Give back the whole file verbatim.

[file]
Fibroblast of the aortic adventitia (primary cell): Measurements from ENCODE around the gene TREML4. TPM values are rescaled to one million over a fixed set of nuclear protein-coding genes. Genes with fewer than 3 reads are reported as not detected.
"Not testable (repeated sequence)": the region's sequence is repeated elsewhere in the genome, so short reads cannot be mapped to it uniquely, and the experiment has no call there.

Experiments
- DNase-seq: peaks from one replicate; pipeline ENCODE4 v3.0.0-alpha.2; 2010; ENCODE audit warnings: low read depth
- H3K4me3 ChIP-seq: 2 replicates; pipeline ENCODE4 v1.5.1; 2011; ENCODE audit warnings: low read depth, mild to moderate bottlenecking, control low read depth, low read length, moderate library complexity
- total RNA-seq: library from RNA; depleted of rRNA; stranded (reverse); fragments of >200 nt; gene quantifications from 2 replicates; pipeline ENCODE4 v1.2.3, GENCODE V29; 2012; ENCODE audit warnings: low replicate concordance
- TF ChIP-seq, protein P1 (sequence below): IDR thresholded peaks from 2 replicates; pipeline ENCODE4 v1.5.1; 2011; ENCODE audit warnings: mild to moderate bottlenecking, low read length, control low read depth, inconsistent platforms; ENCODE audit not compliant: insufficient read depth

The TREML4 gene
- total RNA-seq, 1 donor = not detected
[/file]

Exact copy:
Fibroblast of the aortic adventitia (primary cell): Measurements from ENCODE around the gene TREML4. TPM values are rescaled to one million over a fixed set of nuclear protein-coding genes. Genes with fewer than 3 reads are reported as not detected.
"Not testable (repeated sequence)": the region's sequence is repeated elsewhere in the genome, so short reads cannot be mapped to it uniquely, and the experiment has no call there.

Experiments
- DNase-seq: peaks from one replicate; pipeline ENCODE4 v3.0.0-alpha.2; 2010; ENCODE audit warnings: low read depth
- H3K4me3 ChIP-seq: 2 replicates; pipeline ENCODE4 v1.5.1; 2011; ENCODE audit warnings: low read depth, mild to moderate bottlenecking, control low read depth, low read length, moderate library complexity
- total RNA-seq: library from RNA; depleted of rRNA; stranded (reverse); fragments of >200 nt; gene quantifications from 2 replicates; pipeline ENCODE4 v1.2.3, GENCODE V29; 2012; ENCODE audit warnings: low replicate concordance
- TF ChIP-seq, protein P1 (sequence below): IDR thresholded peaks from 2 replicates; pipeline ENCODE4 v1.5.1; 2011; ENCODE audit warnings: mild to moderate bottlenecking, low read length, control low read depth, inconsistent platforms; ENCODE audit not compliant: insufficient read depth

The TREML4 gene
- total RNA-seq, 1 donor = not detected